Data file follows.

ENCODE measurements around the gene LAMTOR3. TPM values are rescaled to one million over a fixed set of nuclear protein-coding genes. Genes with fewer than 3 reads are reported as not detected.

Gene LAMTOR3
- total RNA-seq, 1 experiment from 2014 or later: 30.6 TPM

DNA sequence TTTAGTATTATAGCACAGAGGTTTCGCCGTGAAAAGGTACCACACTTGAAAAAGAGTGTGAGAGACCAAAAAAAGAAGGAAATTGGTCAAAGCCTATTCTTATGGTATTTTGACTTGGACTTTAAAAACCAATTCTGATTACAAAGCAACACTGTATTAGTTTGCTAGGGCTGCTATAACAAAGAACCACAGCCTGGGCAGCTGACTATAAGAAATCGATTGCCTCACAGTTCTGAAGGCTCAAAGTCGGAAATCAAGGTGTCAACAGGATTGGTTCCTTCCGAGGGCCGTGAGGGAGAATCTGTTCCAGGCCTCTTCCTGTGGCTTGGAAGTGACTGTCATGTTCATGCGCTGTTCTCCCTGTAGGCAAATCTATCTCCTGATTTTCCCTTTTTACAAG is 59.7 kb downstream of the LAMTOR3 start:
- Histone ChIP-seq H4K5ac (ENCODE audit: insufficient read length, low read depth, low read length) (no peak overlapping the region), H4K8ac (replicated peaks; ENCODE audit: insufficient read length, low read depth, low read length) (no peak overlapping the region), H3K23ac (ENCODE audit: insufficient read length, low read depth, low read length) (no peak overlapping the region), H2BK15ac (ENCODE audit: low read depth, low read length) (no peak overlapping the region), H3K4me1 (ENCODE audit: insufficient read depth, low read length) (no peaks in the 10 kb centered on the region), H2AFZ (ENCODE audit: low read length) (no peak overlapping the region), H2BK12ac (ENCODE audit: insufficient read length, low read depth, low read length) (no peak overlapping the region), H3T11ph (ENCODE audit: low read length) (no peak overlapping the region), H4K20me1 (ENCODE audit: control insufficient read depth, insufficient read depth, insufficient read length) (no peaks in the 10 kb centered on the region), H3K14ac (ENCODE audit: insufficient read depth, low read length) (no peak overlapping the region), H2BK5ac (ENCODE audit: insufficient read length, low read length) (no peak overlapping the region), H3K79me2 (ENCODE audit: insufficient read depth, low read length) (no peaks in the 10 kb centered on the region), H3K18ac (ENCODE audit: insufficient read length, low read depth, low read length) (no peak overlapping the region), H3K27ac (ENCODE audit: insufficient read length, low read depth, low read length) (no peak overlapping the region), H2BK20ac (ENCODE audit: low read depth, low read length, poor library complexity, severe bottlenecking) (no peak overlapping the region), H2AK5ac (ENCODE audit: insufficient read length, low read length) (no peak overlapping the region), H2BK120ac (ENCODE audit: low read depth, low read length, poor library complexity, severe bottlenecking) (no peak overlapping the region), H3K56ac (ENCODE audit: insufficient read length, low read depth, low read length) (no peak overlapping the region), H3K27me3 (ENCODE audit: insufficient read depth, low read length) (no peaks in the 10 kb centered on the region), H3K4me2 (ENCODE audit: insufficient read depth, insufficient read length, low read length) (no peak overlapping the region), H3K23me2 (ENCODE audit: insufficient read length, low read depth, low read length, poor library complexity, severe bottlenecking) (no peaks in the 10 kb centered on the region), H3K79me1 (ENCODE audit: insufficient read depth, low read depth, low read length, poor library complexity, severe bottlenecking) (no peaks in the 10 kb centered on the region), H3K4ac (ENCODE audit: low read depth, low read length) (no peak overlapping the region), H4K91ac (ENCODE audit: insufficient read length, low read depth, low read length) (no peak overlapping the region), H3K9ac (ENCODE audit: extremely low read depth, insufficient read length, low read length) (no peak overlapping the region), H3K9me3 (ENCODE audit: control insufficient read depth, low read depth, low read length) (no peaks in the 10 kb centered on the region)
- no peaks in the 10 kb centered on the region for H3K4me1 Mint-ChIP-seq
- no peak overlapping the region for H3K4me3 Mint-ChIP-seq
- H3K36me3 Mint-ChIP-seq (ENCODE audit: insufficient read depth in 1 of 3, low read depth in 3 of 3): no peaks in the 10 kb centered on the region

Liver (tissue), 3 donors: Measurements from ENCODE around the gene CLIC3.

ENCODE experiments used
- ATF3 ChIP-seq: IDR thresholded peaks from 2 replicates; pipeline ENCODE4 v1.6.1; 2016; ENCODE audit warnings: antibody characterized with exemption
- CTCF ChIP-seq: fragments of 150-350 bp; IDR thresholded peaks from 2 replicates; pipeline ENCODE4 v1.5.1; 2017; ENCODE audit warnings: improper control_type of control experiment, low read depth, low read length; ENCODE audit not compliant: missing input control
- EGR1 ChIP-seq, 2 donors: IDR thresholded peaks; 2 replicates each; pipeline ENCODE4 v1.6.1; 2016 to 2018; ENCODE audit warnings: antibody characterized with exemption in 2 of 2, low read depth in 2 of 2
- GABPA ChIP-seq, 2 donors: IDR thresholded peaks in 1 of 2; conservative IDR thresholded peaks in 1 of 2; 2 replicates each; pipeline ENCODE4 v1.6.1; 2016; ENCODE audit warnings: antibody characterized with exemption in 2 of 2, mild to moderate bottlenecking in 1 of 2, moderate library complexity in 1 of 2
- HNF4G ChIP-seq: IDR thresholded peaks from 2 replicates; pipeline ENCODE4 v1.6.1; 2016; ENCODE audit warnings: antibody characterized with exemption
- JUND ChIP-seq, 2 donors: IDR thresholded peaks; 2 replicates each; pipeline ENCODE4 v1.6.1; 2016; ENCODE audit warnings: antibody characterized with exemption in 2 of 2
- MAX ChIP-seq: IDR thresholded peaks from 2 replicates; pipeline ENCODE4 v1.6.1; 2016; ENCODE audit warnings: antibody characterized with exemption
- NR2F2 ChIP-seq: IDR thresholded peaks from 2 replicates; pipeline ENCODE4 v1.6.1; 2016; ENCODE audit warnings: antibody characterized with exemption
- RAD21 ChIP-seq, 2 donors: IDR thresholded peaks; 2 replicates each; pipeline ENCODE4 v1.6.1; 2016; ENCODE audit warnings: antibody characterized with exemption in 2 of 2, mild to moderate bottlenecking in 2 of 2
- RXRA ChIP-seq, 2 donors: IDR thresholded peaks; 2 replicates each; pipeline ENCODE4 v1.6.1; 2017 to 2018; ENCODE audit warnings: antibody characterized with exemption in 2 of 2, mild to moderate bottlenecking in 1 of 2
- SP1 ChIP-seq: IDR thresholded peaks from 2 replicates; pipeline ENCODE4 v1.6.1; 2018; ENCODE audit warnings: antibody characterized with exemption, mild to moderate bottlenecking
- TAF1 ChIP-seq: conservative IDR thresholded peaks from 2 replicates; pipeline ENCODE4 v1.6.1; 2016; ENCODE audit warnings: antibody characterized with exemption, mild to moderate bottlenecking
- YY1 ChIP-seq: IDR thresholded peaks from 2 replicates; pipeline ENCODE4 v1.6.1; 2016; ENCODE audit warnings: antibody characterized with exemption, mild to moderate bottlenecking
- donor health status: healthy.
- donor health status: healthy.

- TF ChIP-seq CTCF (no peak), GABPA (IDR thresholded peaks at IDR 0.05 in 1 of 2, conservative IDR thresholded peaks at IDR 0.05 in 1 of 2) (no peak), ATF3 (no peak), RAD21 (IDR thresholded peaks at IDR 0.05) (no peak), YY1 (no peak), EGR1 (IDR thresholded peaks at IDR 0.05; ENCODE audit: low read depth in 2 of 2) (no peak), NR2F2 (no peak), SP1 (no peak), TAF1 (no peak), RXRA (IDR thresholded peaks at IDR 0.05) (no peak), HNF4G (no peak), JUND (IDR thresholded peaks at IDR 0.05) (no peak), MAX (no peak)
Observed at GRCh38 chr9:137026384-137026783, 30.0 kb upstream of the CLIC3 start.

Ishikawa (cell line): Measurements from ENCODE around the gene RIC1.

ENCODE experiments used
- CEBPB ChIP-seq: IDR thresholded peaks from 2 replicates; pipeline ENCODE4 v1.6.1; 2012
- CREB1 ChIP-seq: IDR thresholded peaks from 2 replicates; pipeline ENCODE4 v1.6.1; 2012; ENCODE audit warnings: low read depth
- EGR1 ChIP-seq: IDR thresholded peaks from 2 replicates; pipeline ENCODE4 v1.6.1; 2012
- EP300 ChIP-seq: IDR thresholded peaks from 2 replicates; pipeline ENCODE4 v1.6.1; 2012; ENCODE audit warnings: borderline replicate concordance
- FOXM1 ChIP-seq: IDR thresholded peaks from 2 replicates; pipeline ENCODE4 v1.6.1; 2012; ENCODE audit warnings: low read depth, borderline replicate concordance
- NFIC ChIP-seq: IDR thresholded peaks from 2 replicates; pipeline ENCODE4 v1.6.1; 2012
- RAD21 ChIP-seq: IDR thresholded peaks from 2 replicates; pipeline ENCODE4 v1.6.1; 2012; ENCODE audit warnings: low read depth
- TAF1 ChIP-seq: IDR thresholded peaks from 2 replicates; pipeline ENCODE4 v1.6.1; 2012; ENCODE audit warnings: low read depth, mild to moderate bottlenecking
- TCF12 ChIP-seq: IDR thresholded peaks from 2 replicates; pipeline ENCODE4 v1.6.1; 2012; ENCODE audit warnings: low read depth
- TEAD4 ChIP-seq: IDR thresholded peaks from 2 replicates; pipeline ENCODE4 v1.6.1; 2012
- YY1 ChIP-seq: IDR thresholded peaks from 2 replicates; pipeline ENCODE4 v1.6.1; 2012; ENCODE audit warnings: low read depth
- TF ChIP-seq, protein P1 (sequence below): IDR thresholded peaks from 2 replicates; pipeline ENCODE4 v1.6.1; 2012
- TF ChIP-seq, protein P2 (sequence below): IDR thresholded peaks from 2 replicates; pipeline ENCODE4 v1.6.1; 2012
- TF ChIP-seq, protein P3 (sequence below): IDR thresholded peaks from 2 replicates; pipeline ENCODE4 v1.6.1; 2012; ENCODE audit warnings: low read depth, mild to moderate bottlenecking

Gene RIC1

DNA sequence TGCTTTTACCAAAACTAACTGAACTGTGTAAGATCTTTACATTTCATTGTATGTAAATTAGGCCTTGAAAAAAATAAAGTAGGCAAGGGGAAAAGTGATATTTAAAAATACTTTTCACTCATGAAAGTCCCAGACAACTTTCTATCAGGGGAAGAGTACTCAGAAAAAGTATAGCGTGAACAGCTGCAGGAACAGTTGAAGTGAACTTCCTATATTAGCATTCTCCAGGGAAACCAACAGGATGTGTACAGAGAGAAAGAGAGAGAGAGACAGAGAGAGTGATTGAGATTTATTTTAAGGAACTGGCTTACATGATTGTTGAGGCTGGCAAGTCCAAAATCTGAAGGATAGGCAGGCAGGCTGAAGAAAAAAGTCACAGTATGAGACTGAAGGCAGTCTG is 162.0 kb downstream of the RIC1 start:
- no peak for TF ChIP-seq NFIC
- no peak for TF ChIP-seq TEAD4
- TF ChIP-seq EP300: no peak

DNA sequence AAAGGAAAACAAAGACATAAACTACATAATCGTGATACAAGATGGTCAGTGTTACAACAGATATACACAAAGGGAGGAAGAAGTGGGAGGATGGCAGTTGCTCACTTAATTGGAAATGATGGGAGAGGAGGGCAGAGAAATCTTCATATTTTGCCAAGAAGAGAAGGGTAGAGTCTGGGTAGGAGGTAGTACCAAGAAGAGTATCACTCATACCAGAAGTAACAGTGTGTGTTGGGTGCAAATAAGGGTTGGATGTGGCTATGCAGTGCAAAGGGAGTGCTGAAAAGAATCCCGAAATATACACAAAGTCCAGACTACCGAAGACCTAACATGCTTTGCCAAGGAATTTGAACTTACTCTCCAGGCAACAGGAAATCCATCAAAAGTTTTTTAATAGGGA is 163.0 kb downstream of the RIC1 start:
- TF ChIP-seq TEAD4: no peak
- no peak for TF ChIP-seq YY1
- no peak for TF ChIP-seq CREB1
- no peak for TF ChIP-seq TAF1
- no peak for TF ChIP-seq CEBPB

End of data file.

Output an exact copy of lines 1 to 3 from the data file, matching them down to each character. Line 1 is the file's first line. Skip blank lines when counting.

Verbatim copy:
ENCODE measurements around the gene LAMTOR3. TPM values are rescaled to one million over a fixed set of nuclear protein-coding genes. Genes with fewer than 3 reads are reported as not detected.

Gene LAMTOR3
- total RNA-seq, 1 experiment from 2014 or later: 30.6 TPM